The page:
Briefly: we show that averaging multiple guesses from one person about a matter of fact provides a better estimate than either guess alone. We interpret this as evidence of people ‘sampling’ responses from internal belief distributions.
Here are links to this paper in the news:
- Psych Science Blog
Here is a link to the final paper: https://www.edvul.com/pdf/VulPashler-PS-2008.pdf.
There were a few concerns expressed by various commenters on the sites above, so we’ll respond to them here:
1. Are people looking up the answers?
No. For two reasons: first, the second guesses (immediate and delayed, both) are worse than the initial guesses (see original paper). Second, if people were looking up, and reporting, the correct answer, there would be a conspicuous peak in the error histograms at the true value (error=0). The histograms in the figure below reveal no such effect.
The scatter plot of errors for guess 1 and guess 2 in the immediate (panel 1) and delayed (panel 2). We also show the marginal histograms for each guess. The positive correlation indicates that subjects are not setting a ‘range’ or systematically ‘overcorrecting’ with their second guesses. The histograms indicate no evidence of subjects ‘looking up’ the answer before guess 2. The joint distribution is best described as a multivariate normal with a positive correlation.
2. Is it “just a statistical phenomenon”?
If one averages a number of independent samples, their average will converge to the mean of the population, which will be, roughly, the correct answer if the group is not biased. It seems natural for guesses from different people to be independent samples from an unbiased distribution, thus giving rise to the “wisdom of crowds”. However, this is not usually assumed of multiple guesses from a single individual. The fact that we observe the statistical phenomenon (a reduction of error in the average of multiple guesses from one individual) indicates that the error of different guesses from one person is independent — suggesting the presence of a “crowd” within.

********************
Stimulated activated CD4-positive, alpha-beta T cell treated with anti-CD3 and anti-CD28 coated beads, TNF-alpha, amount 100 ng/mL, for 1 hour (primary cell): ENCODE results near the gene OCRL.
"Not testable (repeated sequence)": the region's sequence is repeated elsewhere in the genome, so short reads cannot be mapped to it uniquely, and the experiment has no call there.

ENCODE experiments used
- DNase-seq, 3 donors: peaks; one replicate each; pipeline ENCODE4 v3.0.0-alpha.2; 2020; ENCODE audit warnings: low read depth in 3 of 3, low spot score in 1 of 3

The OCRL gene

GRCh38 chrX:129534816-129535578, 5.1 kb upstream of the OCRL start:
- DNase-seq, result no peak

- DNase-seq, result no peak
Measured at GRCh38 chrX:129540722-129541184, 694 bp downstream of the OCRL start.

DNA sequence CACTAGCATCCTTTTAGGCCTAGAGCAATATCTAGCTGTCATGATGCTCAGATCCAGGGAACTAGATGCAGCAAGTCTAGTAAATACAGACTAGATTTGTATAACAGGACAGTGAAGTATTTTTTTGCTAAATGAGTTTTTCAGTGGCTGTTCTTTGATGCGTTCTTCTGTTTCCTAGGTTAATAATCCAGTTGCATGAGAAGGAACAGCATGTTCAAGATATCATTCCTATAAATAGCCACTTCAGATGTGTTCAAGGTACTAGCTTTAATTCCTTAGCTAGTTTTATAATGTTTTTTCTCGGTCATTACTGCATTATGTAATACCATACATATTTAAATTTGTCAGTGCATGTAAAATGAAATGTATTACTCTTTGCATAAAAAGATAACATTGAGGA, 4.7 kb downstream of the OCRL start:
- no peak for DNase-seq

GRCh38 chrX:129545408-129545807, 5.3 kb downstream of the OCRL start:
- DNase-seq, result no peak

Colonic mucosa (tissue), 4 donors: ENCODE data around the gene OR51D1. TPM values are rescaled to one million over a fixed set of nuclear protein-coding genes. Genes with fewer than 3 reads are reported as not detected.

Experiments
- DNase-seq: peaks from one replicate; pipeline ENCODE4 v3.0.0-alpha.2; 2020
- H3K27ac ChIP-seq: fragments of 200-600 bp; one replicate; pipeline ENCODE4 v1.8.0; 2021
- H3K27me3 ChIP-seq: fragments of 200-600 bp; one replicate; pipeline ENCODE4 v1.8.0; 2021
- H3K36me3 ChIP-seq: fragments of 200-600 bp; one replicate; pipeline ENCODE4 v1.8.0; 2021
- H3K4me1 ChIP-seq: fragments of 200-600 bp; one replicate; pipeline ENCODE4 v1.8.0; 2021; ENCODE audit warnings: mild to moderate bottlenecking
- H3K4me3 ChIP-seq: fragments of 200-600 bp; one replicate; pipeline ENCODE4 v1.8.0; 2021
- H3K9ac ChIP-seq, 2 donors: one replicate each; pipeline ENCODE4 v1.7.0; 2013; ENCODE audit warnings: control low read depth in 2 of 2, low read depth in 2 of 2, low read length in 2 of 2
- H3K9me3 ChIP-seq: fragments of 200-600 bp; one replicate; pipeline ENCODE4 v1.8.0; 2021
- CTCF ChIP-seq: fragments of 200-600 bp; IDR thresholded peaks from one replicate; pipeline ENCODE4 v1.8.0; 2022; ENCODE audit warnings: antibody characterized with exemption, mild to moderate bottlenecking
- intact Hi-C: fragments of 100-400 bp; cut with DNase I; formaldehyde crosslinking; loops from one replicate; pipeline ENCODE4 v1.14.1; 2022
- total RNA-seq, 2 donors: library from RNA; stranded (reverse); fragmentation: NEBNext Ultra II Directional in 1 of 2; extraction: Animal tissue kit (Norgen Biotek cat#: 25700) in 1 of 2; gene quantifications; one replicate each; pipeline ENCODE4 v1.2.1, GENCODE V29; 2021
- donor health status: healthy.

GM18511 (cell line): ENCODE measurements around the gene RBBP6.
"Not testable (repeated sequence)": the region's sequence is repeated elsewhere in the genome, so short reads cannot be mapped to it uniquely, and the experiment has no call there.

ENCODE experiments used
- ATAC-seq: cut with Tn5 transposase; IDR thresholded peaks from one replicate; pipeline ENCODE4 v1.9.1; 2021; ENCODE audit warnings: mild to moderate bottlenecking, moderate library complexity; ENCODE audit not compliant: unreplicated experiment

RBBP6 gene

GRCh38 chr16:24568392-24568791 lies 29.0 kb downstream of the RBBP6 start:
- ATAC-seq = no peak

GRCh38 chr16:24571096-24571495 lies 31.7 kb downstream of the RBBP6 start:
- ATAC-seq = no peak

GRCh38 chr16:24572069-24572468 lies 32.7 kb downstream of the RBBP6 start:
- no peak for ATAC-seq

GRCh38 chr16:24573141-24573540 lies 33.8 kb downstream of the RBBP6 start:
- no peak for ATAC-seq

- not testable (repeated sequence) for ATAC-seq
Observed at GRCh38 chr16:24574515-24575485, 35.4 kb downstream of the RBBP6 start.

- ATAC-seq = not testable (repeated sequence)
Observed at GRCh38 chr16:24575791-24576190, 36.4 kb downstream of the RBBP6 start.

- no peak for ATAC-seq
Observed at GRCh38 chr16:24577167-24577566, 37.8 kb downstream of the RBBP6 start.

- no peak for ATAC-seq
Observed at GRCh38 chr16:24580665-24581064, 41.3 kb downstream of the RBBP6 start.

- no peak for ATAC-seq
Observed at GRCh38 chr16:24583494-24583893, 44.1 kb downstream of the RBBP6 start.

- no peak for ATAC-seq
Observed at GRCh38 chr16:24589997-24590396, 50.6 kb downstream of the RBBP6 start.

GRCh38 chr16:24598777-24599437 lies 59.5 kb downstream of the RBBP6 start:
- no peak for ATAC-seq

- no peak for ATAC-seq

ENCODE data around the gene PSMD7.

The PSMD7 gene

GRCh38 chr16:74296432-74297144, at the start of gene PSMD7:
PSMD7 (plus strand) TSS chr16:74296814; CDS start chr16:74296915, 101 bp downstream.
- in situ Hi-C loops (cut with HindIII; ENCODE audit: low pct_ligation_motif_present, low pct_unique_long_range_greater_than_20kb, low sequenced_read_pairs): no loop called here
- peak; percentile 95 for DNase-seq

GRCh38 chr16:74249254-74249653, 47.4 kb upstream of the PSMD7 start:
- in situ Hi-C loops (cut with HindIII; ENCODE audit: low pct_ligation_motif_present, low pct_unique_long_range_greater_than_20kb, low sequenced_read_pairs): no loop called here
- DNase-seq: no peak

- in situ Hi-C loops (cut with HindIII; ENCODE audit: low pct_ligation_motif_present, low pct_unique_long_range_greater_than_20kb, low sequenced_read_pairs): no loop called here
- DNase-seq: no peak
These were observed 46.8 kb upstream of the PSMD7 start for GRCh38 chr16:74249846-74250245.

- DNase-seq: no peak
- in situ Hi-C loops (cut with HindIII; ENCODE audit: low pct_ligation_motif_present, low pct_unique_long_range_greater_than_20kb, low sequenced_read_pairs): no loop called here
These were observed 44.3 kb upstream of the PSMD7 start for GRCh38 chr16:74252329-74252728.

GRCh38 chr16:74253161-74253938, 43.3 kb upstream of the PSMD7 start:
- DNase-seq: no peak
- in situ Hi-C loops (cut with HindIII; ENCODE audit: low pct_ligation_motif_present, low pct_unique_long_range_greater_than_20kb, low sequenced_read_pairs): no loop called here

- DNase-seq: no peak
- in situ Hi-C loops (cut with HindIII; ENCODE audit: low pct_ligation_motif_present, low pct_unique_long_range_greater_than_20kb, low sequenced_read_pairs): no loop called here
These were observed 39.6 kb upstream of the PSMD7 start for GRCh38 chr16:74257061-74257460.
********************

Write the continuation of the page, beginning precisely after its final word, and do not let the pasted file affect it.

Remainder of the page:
3. Are people implicitly setting a range?
No, if people were setting a ‘range’ the error of guess 1 and guess 2 would be anti-correlated. Instead, they are positively correlated (see the scatter-plot from the answer to question 1): with a correlation of 0.7 for the immediate guess, and 0.35 for the delayed guess.
4. How can the errors be positively correlated, the second guess be worse than the first, and the average to be better than either guess alone?
I think the problem most people have with this is the implicit assumption that all of the conditions must apply to every single pair of guesses. Thus people wonder: if guess 1 is better than guess 2, and guess 2 errs on the same side of the mean as guess 1 (an inference made from the positive correlation), then how can the average be better than guess 1 — it must be further from the correct answer. This would be true if all of these conditions pertained to all of the guesses, but the correlations and average errors are statistics of the whole group of guesses.
Our pairs of guesses are best described as random samples from a multivariate normal distribution with mean [0 0], a positive correlation, and greater variance along the guess 2 dimension. Perhaps more intuitively, I can provide an example in which all of the conditions are true of the population, while the average is better than either guess alone:
- guess 1: 3 guess 2:1.1
- guess 1: 1; guess 2: 3.1
- guess 1: -3; guess 2: -1.1
- guess 1: -1; guess 2: -3.1
Note that the MSE is lower in guess 1 (5) than guess 2 (5.4), but the MSE of average (4.2) is lower yet, and the correlation between guess 1 and guess 2 is positive (0.6).
5. What are the questions, answers?
1. The area of the USA is what percent of the area of the Pacific Ocean?
2. What percent of the world’s population lives in either China, India, or the European Union?
3. What percent of the world’s airports are in the United States?
4. What percent of the world’s roads are in India?
5. What percent of the world’s countries have a higher fertility rate than the United states?
6. What percent of the world’s telephone lines are in China, USA, or the European Union?
7. Saudi Arabia consumes what percentage of the oil it produces?
8. What percentage of the world’s countries have a higher life expectancy than the United States?